Saturday, February 9, 2013

Neil Lawrence's opening course

Neil Lawrence is Professor at the University of Sheffield. He has worked on unsupervised learning for a long time, and has developed algorithms applicable to dimensionality reduction such as the Gaussian Process Latent Variable model (GP-LVM), see the JMLR paper here.

He has a superb inaugural lecture in which he talks about Machine Learning. The link to the starting page to see that video is here. It opens some embedded and annoying player but it is worth dealing with it.

Neil Lawrence's Inaugural Lecture

Title: Life, The Universe and Machine Learning

Time: 17:15 Thursday 6th September 2012

Venue: St George's Church Lecture Theatre, University of Sheffield

What is Machine Learning? Why is it useful for us? Machine learning algorithms are the engines that are driving forward an intelligent internet. They are allowing us to uncover the causes of cancer and helping us understand the way the universe is put together. They are suggesting who your friends are on facebook, enabling driverless cars and causing flagging potentially fraudulent transactions on your credit card. To put it simply, machine learning is about understanding data.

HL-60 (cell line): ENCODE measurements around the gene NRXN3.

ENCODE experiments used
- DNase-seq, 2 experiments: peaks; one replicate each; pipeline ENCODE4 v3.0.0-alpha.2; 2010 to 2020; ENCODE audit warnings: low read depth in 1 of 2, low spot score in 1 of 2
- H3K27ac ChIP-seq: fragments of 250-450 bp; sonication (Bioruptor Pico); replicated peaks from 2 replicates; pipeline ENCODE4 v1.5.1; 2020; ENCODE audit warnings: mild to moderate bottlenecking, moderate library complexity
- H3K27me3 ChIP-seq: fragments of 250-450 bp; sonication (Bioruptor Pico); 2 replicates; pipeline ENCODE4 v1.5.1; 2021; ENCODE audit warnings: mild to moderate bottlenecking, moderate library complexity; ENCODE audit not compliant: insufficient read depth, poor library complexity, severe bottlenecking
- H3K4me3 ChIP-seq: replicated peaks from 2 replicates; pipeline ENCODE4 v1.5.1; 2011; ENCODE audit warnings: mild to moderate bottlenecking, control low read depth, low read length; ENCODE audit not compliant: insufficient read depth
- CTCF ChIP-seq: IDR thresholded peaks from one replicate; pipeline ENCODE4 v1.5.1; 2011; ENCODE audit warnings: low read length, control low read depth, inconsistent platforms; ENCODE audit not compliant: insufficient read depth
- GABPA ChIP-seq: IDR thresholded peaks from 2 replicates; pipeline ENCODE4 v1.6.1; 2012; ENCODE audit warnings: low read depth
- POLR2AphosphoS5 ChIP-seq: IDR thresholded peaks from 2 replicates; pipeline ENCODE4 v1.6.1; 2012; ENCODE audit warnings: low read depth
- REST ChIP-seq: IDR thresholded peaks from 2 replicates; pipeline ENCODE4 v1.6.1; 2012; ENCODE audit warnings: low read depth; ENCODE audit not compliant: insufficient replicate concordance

In this lecture I will try and give a sense of the challenges we face in machine learning, with a particular focus on those that have inspired my research. We will look at applications of data modelling from the early 19th century to the present, and see how they relate to modern machine learning. There will be a particular focus on dealing with uncertainty: something humans are good at, but an area where computers have typically struggled. We will emphasize the role of uncertainty in data modelling and hope to persuade the audience that correct handling of uncertainty may be one of the keys to intelligent systems.

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